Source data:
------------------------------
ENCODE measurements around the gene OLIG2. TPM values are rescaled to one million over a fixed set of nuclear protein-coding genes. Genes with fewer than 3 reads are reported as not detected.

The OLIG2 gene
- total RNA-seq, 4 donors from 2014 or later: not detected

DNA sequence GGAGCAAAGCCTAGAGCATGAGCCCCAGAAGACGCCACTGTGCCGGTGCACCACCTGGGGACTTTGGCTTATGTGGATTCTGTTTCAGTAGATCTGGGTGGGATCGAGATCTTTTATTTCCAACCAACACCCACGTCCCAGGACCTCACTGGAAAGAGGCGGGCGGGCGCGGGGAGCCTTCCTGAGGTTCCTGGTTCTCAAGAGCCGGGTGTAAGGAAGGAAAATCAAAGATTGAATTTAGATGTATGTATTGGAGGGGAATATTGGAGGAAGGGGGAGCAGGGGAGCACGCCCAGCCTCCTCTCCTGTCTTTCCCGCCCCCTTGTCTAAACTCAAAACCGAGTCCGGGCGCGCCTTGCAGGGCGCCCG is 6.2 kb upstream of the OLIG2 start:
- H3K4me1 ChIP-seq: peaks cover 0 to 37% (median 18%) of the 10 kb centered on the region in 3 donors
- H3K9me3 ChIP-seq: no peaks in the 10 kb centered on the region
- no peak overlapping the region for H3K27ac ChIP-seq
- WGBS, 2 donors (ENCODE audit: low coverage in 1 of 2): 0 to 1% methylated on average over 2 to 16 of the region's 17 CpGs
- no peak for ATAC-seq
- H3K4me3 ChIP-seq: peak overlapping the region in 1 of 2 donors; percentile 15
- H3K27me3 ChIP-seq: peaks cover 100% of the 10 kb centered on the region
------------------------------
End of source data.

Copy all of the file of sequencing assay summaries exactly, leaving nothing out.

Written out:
ENCODE measurements around the gene OLIG2. TPM values are rescaled to one million over a fixed set of nuclear protein-coding genes. Genes with fewer than 3 reads are reported as not detected.

The OLIG2 gene
- total RNA-seq, 4 donors from 2014 or later: not detected

DNA sequence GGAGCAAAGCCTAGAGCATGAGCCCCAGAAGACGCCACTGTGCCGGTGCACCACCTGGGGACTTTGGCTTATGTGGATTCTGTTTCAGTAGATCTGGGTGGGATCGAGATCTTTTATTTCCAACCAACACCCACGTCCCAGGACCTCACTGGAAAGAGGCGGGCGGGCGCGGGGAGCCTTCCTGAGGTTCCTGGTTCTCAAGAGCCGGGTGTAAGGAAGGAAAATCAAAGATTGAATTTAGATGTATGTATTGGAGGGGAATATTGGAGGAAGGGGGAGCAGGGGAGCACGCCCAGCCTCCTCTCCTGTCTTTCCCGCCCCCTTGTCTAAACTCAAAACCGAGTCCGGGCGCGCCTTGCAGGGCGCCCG is 6.2 kb upstream of the OLIG2 start:
- H3K4me1 ChIP-seq: peaks cover 0 to 37% (median 18%) of the 10 kb centered on the region in 3 donors
- H3K9me3 ChIP-seq: no peaks in the 10 kb centered on the region
- no peak overlapping the region for H3K27ac ChIP-seq
- WGBS, 2 donors (ENCODE audit: low coverage in 1 of 2): 0 to 1% methylated on average over 2 to 16 of the region's 17 CpGs
- no peak for ATAC-seq
- H3K4me3 ChIP-seq: peak overlapping the region in 1 of 2 donors; percentile 15
- H3K27me3 ChIP-seq: peaks cover 100% of the 10 kb centered on the region